Worker’s Compensation – Exclusive Remedy – Waivers – Motor Vehicles
Rood v. Selective Ins. Co. of S.C., 2022 WI App 50 (filed 16 Aug. 2022) (ordered published 28 Sept. 2022)
HOLDINGS: 1) A worker’s jobsite injuries were subject to the exclusive-remedy provision of Wisconsin’s Worker’s Compensation Act. 2) An endorsement to the employer’s policy did not waive the exclusive-remedy provision. 3) The vehicle that struck the worker was not a “motor vehicle” within an exception to the exclusive-remedy provision.
SUMMARY: Rood was seriously injured when a coworker driving a “telehandler” – a large, telescopic forklift used to move steel piping – ran over Rood’s left foot and leg. Rood received worker’s compensation benefits but later brought this negligence claim based on the assertion that the employer’s commercial general liability (CGL) insurer had agreed to indemnify the coworker under the policy. He also contended that the telehandler was a “motor vehicle” that was excepted from the exclusive-remedy provision of the Worker’s Compensation Act (the Act). The circuit court dismissed Rood’s negligence claim on summary judgment.
The court of appeals affirmed in an opinion authored by Judge Hruz. The policy’s terms, including an endorsement – the “Fellow Employee Extension” – did not establish an intent to waive the exclusive-remedy provision.
None of the three cases relied on by Rood supported Rood’s contention that the exclusive-remedy provision did not apply. The extension in this case, for example, did not remove an exclusion for bodily injury to a coworker “but rather modified the definition of an ‘insured’ to include an employee, under certain circumstances, when the employee caused bodily injury to a coemployee” (¶ 18). The most “reasonable meaning” of the extension in this case broadens the definition of “insured” when an exception to the Act might apply and the claim does not arise under a worker’s compensation law (¶ 23).
The court also rejected the argument that the telehandler was a “motor vehicle” for purposes of an exception to the Act. The term “motor vehicle” is undefined but the most reasonable meaning of that term excludes vehicles “designed primarily for uses other than transporting persons or property upon a public roadway” unless the worker’s injury occurred on a public roadway (¶ 37).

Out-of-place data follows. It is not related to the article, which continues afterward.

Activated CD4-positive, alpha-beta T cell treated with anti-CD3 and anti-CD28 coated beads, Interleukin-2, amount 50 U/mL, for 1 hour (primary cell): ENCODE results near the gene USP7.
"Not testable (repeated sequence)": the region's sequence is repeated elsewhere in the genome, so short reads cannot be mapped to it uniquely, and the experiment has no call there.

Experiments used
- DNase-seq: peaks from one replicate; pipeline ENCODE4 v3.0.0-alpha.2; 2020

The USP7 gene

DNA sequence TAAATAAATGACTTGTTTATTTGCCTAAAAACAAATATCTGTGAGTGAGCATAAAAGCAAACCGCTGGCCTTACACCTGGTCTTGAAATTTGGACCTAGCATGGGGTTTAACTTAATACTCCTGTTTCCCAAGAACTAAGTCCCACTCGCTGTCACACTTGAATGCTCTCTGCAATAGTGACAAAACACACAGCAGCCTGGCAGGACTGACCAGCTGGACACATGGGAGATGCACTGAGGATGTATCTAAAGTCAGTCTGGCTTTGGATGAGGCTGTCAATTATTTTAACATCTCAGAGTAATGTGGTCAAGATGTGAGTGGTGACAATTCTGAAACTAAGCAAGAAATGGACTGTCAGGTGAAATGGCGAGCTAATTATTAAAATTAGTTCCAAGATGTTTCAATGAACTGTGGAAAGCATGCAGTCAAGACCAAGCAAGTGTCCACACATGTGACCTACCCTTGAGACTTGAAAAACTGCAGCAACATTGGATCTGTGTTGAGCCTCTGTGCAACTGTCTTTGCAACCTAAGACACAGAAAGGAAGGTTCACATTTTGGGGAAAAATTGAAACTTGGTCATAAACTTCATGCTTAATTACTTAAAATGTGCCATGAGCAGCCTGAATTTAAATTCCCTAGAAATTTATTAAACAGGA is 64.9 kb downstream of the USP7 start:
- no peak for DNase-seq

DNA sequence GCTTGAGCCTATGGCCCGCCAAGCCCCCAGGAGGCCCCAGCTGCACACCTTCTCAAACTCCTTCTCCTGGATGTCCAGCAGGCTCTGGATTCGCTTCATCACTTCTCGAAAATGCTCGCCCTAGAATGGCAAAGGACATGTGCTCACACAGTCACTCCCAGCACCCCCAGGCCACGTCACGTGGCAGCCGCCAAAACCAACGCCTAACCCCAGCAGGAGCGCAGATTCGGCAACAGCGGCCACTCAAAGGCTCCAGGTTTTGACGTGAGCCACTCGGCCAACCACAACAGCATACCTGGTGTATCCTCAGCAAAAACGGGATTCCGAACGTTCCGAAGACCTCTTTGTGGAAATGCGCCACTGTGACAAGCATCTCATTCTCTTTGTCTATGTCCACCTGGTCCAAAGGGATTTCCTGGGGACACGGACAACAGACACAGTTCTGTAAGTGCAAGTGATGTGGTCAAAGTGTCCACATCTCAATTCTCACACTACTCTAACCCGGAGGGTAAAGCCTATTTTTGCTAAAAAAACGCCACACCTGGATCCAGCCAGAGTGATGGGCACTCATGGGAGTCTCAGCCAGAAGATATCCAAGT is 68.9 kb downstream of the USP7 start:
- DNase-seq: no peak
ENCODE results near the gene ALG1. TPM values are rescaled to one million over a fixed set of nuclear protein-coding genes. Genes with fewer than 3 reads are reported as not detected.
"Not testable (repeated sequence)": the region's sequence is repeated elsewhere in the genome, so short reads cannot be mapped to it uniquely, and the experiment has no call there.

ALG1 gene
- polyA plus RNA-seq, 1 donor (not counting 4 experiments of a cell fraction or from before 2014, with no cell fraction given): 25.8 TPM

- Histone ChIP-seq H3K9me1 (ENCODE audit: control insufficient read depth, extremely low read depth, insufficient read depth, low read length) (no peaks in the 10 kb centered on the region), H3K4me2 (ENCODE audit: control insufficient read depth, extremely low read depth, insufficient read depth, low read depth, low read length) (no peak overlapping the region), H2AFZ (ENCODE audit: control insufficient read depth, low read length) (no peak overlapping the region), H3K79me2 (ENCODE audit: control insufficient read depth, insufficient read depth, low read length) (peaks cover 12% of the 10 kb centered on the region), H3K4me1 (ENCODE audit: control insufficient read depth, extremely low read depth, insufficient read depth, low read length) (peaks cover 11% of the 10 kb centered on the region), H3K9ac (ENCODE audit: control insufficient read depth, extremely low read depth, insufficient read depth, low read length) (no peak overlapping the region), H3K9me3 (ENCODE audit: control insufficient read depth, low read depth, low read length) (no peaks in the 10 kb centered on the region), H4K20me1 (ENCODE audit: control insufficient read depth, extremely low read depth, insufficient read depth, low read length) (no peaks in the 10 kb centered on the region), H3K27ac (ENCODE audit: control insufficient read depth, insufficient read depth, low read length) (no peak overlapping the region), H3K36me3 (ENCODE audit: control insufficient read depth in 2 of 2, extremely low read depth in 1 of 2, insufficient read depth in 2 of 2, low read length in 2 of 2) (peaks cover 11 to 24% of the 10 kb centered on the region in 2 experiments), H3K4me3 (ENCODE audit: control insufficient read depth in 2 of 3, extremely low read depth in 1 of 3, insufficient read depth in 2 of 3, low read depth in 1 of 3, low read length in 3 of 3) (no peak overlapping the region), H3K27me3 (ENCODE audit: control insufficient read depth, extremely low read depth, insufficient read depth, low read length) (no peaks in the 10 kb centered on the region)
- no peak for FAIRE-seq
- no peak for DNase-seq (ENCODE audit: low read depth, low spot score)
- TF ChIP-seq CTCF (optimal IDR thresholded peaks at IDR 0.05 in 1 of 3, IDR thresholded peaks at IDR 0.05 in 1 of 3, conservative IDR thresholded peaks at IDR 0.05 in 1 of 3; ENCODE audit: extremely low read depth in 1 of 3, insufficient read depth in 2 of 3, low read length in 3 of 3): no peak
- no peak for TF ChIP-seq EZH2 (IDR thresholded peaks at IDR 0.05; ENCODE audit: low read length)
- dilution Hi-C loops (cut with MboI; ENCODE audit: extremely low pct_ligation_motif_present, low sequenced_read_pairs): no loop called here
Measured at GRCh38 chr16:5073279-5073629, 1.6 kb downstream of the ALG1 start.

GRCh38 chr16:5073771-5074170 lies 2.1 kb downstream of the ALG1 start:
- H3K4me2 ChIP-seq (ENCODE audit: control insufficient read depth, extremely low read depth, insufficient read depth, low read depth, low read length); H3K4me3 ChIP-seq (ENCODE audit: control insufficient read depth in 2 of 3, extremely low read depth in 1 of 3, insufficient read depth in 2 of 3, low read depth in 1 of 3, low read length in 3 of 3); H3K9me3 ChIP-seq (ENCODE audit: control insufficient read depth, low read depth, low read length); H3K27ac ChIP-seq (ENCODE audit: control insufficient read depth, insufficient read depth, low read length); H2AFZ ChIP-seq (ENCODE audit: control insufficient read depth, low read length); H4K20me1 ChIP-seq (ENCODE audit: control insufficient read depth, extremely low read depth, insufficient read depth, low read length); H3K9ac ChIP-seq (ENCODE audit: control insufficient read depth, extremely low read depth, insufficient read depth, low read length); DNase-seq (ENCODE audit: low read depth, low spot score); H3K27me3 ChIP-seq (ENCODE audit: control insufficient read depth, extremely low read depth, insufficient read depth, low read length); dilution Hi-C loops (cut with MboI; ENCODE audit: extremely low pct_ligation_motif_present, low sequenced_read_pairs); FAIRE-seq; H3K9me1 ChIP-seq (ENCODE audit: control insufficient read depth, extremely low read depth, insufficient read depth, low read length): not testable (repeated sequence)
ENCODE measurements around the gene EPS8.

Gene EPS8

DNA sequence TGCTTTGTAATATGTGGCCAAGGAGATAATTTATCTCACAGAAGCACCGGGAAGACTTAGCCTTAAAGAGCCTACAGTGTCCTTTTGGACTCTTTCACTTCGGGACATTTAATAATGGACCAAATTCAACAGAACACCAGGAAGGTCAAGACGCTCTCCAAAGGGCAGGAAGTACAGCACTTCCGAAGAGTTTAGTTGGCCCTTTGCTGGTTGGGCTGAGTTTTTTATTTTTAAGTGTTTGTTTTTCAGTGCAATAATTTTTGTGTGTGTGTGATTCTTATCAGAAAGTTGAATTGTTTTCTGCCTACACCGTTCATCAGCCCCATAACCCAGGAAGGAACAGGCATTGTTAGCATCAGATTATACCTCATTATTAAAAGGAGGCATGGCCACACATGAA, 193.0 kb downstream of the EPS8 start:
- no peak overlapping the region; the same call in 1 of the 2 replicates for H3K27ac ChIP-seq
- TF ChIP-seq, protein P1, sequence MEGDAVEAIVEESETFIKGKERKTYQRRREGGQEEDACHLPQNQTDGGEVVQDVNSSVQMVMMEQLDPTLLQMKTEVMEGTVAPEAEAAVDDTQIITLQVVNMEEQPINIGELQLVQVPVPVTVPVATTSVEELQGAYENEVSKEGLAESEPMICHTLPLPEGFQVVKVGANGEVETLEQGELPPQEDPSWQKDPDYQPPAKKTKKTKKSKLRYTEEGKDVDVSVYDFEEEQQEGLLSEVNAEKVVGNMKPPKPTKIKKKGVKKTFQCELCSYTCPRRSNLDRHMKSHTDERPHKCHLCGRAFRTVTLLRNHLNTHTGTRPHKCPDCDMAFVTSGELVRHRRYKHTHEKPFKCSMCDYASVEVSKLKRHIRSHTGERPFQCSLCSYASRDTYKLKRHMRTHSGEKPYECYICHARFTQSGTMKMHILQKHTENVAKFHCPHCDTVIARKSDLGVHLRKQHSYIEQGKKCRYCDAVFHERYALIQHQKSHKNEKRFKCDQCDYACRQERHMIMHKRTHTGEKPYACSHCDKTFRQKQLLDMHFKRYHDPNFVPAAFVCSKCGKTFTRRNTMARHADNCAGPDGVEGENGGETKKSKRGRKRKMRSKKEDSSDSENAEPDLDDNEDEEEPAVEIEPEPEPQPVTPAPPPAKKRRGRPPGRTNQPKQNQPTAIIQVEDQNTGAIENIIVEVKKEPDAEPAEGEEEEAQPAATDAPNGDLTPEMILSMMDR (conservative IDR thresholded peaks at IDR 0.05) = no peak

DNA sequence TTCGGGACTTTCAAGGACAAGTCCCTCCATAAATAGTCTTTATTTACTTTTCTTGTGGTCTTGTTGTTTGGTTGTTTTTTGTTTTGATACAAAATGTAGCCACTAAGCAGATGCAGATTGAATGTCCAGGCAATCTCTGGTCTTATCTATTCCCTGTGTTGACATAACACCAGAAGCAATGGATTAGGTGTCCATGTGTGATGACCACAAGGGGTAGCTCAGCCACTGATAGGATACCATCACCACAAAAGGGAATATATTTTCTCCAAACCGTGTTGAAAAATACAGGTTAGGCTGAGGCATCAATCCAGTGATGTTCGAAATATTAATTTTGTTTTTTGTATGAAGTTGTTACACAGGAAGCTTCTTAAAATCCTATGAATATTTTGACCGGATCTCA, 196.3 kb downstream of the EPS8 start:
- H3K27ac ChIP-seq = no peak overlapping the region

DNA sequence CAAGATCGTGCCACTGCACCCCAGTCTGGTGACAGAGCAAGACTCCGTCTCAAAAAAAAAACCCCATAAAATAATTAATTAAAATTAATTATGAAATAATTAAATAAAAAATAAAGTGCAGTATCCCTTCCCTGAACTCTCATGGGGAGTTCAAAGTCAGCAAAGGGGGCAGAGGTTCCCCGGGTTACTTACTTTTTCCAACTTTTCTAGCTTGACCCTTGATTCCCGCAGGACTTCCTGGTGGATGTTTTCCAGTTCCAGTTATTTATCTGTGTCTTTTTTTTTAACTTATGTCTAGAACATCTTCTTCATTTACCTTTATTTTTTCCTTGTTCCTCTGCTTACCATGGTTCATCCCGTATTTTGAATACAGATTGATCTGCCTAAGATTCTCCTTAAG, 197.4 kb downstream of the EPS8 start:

Rezoning – Certiorari Review of Rezoning Decision – Due Process
Miller v. Zoning Bd. of Appeals of Vill. of Lyndon Station, 2022 WI App 51 (filed 25 Aug. 2022) (ordered published 28 Sept. 2022)
HOLDINGS: 1) The circuit court had the “jurisdiction” or “authority” to consider whether there was an error in the process used by the village board in rezoning a parcel of land. 2) The participation and vote of a particular village trustee in the village board’s proceedings did not violate the plaintiff’s constitutional right to due process.
Prof. Daniel D. Blinka, U.W. 1978, is a professor of law at Marquette University Law School, Milwaukee.
Prof. Thomas J. Hammer, Marquette 1975, is a law professor and Director of Clinical Education at Marquette University Law School, Milwaukee.
SUMMARY: Larry and Kristi Whaley sought to rezone, from residential to commercial, a parcel of property they own in the village of Lyndon Station. Plaintiff Thomas Miller, the owner of nearby property, opposed the rezoning. The village plan commission voted to recommend to the village board that the rezoning be approved. Following a public hearing, the village board (which consists of three village trustees) voted to rezone the property. The village zoning board of appeals (hereinafter ZBA) upheld the village board’s decision.